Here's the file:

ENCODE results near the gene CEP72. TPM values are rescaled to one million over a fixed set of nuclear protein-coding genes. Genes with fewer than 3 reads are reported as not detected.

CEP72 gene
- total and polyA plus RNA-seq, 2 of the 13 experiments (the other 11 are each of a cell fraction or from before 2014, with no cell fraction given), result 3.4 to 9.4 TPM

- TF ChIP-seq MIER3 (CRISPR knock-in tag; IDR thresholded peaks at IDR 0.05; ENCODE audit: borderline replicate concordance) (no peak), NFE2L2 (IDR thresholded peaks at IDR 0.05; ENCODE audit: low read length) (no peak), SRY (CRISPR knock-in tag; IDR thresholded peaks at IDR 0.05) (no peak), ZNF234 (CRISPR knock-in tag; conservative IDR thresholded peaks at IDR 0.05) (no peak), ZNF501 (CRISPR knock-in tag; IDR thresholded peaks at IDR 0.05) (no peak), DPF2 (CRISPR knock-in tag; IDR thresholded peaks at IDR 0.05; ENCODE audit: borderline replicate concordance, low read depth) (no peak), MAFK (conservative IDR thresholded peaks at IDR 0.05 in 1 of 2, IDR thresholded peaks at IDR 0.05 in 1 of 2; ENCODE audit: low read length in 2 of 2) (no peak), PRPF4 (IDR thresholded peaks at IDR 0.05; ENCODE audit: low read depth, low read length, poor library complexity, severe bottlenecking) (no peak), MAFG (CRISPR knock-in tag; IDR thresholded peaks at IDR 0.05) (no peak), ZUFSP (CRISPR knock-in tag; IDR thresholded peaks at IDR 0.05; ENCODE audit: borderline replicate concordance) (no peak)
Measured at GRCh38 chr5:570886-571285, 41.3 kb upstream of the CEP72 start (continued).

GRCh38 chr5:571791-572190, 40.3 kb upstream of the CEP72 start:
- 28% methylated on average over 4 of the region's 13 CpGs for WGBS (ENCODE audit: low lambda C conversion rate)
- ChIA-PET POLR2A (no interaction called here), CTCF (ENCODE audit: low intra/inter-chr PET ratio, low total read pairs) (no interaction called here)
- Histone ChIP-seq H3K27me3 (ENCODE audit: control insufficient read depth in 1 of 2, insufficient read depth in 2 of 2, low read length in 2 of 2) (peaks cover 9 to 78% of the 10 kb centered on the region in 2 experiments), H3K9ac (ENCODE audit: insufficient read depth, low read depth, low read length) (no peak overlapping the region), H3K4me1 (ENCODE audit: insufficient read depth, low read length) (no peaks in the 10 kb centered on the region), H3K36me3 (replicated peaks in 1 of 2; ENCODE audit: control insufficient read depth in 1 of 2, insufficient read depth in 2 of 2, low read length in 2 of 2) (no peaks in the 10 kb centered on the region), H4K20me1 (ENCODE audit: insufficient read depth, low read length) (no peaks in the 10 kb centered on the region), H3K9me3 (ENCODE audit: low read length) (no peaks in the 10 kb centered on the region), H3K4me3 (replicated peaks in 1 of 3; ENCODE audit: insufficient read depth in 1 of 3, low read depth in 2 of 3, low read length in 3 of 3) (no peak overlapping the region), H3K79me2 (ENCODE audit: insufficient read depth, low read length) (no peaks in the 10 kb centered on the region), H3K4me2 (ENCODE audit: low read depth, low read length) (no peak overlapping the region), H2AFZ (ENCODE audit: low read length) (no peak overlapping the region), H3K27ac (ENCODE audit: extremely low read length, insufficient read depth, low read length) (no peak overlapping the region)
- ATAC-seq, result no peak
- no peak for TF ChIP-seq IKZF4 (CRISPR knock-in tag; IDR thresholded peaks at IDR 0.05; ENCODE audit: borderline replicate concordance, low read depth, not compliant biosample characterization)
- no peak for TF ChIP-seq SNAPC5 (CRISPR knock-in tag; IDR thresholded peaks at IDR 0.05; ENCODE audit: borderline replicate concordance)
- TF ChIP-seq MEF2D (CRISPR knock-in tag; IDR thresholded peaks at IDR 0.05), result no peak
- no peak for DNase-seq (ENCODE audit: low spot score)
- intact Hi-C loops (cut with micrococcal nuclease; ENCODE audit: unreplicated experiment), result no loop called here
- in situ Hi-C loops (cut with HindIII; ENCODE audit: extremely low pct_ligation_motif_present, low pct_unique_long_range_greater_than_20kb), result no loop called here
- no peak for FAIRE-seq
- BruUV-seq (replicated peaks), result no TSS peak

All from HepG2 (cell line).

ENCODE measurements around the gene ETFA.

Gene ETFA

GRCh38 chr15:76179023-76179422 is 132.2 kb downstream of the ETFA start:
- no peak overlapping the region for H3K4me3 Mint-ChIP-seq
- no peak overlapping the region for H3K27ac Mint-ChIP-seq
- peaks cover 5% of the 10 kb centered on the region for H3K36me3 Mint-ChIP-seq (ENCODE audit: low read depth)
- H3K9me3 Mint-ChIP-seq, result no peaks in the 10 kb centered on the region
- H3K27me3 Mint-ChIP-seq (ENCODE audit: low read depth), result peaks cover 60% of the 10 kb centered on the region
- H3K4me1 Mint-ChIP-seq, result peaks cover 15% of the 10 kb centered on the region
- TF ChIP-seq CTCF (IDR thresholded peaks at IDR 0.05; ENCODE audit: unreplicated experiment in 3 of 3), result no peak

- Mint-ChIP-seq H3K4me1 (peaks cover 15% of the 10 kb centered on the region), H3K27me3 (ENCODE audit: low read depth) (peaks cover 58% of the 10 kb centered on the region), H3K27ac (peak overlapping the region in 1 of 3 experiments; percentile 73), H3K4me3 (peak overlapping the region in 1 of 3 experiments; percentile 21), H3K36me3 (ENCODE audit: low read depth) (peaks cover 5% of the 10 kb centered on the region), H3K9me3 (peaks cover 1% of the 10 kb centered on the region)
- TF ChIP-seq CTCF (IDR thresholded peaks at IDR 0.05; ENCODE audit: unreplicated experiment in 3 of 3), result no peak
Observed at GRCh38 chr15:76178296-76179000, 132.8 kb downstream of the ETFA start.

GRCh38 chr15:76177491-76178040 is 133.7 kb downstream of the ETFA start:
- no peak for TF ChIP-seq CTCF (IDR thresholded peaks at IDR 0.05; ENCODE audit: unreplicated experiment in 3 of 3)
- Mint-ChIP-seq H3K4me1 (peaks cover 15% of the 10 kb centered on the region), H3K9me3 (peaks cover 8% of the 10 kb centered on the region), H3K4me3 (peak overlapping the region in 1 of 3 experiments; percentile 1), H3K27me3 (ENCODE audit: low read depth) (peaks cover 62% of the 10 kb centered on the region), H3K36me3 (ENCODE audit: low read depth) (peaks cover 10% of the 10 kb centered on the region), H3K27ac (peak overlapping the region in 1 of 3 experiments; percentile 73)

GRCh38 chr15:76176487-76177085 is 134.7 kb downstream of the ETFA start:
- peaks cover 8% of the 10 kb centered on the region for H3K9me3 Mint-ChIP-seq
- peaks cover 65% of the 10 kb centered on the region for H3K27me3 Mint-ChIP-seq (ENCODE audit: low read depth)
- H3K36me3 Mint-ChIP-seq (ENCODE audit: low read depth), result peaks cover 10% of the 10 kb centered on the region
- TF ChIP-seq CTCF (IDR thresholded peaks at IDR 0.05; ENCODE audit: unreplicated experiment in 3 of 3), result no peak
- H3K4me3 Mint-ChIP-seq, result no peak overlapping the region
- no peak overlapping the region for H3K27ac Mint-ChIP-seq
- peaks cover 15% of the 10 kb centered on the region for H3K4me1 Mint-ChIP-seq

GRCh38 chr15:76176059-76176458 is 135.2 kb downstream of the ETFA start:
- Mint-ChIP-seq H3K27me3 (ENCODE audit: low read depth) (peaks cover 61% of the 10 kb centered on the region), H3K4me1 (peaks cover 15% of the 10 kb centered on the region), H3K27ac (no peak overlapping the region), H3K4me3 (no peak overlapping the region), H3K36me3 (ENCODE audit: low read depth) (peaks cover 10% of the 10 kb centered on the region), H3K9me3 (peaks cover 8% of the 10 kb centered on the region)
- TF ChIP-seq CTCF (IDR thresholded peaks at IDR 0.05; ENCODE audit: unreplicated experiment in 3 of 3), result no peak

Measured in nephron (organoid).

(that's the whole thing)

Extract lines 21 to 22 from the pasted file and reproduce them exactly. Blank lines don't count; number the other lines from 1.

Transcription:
Gene ETFA

GRCh38 chr15:76179023-76179422 is 132.2 kb downstream of the ETFA start: